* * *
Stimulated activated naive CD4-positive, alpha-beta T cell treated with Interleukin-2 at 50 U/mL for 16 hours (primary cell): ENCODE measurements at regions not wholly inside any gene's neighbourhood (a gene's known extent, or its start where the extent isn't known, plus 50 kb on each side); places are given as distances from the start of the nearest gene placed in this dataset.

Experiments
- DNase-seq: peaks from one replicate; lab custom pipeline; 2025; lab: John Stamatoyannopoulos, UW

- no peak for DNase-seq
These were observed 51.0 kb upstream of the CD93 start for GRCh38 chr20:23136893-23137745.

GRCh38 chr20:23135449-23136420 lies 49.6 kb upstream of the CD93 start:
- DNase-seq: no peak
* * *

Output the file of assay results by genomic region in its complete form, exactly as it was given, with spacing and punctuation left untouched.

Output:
Stimulated activated naive CD4-positive, alpha-beta T cell treated with Interleukin-2 at 50 U/mL for 16 hours (primary cell): ENCODE measurements at regions not wholly inside any gene's neighbourhood (a gene's known extent, or its start where the extent isn't known, plus 50 kb on each side); places are given as distances from the start of the nearest gene placed in this dataset.

Experiments
- DNase-seq: peaks from one replicate; lab custom pipeline; 2025; lab: John Stamatoyannopoulos, UW

- no peak for DNase-seq
These were observed 51.0 kb upstream of the CD93 start for GRCh38 chr20:23136893-23137745.

GRCh38 chr20:23135449-23136420 lies 49.6 kb upstream of the CD93 start:
- DNase-seq: no peak